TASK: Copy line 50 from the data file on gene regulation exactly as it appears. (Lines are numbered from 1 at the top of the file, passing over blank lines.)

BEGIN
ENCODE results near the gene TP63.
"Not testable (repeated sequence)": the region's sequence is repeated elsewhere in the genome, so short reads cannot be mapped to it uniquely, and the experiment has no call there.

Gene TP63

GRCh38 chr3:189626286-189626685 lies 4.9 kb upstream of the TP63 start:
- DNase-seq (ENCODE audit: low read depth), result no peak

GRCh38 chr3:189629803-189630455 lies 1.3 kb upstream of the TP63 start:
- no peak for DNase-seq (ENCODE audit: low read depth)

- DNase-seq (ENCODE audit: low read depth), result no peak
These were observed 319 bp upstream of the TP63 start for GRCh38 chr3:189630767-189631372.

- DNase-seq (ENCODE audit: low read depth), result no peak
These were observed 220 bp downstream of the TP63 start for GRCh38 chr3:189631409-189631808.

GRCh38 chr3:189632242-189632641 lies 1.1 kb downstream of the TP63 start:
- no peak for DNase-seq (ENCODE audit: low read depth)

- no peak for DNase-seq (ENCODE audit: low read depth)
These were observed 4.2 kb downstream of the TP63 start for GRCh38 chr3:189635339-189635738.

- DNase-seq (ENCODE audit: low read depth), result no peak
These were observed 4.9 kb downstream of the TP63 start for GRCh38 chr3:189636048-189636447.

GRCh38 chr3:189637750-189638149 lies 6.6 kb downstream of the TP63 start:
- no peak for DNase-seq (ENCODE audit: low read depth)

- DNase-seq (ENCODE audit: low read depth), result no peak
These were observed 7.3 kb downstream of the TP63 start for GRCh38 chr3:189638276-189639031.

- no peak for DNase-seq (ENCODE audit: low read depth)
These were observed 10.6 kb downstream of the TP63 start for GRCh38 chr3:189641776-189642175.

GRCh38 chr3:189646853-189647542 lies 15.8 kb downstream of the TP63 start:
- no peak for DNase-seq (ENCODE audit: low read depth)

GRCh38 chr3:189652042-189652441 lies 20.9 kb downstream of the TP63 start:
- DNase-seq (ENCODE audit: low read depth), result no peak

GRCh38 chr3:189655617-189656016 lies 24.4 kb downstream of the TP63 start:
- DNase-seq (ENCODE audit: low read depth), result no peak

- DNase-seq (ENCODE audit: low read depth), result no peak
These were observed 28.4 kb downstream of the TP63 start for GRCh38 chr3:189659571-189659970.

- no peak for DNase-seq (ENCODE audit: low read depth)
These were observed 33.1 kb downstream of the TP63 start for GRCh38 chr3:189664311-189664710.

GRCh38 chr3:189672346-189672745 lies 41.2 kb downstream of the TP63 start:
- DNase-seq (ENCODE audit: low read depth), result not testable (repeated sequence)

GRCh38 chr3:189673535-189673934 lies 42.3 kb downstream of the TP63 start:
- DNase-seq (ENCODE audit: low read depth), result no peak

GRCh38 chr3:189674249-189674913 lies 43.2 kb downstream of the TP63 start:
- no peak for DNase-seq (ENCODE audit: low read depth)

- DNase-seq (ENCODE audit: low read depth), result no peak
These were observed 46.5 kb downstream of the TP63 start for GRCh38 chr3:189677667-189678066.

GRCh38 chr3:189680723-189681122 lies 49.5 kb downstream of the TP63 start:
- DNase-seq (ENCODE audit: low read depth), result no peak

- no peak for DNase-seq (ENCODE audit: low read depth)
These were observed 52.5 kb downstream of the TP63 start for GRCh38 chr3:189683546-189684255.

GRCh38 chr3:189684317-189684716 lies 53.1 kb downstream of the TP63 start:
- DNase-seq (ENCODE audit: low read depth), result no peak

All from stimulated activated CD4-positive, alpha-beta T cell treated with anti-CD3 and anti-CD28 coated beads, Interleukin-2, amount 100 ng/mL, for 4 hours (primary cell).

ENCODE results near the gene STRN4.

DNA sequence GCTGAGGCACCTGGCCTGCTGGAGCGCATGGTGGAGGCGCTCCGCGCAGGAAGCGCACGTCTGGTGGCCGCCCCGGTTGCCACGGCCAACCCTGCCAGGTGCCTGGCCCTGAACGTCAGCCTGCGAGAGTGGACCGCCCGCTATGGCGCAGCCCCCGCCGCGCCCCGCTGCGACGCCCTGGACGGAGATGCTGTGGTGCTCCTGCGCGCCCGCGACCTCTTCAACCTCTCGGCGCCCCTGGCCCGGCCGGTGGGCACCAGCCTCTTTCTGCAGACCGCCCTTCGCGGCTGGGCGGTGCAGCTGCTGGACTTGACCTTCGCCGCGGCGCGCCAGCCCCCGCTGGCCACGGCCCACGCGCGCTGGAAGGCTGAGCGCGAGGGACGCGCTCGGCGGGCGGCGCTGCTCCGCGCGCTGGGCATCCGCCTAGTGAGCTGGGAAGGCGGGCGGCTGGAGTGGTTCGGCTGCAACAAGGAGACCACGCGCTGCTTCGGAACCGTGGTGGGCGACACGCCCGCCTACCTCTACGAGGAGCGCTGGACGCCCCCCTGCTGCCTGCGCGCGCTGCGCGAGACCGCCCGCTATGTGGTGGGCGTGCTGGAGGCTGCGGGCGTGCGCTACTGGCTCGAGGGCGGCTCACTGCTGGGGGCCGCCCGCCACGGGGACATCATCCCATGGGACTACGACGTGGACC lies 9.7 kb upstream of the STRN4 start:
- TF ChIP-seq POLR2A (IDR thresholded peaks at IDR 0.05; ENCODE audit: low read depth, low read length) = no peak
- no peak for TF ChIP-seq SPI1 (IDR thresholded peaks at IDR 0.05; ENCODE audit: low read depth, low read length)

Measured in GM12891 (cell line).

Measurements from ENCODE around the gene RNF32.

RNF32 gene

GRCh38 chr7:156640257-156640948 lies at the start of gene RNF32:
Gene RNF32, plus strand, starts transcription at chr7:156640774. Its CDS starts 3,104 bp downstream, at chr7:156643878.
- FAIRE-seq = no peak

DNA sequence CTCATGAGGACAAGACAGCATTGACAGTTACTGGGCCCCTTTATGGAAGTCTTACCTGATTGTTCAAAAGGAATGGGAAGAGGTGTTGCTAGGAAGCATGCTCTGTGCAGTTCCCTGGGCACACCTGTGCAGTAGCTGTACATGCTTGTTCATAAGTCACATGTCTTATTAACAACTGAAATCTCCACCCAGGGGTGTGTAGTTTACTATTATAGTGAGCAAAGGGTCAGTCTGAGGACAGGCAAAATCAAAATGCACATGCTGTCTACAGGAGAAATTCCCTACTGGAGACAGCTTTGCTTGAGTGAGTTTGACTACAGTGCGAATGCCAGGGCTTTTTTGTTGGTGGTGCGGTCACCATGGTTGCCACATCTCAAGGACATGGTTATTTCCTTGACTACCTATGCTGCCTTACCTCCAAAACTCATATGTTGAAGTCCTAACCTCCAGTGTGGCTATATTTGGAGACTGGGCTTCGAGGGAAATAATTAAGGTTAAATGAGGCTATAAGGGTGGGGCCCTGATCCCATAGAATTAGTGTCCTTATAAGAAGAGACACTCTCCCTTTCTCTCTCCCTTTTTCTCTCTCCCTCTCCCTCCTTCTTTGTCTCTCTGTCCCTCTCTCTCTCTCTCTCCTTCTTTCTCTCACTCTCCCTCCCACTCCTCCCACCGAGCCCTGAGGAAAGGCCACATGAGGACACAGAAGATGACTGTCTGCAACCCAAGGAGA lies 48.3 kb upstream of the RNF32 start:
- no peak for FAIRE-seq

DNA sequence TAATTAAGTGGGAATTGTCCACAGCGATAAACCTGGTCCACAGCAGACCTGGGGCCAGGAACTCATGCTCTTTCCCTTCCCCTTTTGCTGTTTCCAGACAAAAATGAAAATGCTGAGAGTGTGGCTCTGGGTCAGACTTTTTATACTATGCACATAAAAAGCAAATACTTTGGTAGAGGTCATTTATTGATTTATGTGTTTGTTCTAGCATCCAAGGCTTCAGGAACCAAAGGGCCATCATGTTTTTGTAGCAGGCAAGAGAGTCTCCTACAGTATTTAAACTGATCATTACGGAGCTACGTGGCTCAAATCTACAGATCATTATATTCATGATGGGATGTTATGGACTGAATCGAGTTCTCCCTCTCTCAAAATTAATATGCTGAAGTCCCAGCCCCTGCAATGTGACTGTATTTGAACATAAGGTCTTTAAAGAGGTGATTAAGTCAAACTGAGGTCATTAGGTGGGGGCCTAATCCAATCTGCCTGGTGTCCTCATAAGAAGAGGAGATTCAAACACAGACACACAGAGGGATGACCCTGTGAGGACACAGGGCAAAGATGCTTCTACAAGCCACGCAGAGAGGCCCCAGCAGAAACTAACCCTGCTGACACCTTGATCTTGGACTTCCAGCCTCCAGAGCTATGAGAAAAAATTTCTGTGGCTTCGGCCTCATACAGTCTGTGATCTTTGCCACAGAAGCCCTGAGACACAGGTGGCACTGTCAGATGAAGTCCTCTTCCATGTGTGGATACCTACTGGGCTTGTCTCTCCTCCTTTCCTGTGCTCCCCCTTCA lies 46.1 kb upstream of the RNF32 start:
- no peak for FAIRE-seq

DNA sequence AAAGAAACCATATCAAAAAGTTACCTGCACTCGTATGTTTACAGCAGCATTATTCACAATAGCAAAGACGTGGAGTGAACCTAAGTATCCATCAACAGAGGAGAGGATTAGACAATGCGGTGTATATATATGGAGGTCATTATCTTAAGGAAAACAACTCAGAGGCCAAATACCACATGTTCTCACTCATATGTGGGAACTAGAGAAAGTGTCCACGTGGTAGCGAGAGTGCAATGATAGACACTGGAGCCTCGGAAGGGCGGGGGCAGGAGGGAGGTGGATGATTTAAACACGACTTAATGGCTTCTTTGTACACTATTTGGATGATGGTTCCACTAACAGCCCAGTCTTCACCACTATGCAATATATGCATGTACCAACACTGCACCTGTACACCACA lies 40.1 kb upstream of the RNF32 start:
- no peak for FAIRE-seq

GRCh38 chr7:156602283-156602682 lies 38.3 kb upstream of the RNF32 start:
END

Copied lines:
DNA sequence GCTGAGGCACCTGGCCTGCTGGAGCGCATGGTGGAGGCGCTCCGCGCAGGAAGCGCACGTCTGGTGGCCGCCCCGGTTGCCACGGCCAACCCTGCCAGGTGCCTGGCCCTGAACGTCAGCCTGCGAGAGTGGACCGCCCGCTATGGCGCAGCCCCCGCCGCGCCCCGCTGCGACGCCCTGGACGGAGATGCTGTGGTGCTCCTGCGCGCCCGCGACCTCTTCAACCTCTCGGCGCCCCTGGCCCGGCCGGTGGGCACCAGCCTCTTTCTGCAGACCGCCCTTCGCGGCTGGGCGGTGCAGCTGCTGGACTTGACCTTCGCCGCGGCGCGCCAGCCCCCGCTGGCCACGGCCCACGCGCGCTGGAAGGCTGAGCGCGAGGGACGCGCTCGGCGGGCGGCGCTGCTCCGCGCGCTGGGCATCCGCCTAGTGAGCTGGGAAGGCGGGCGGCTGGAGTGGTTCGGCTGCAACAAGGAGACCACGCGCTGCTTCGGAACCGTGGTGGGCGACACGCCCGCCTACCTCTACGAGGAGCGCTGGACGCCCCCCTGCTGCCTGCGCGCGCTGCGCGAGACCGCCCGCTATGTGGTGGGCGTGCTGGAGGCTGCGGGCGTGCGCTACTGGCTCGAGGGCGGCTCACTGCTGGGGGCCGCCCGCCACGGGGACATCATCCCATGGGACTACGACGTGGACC lies 9.7 kb upstream of the STRN4 start: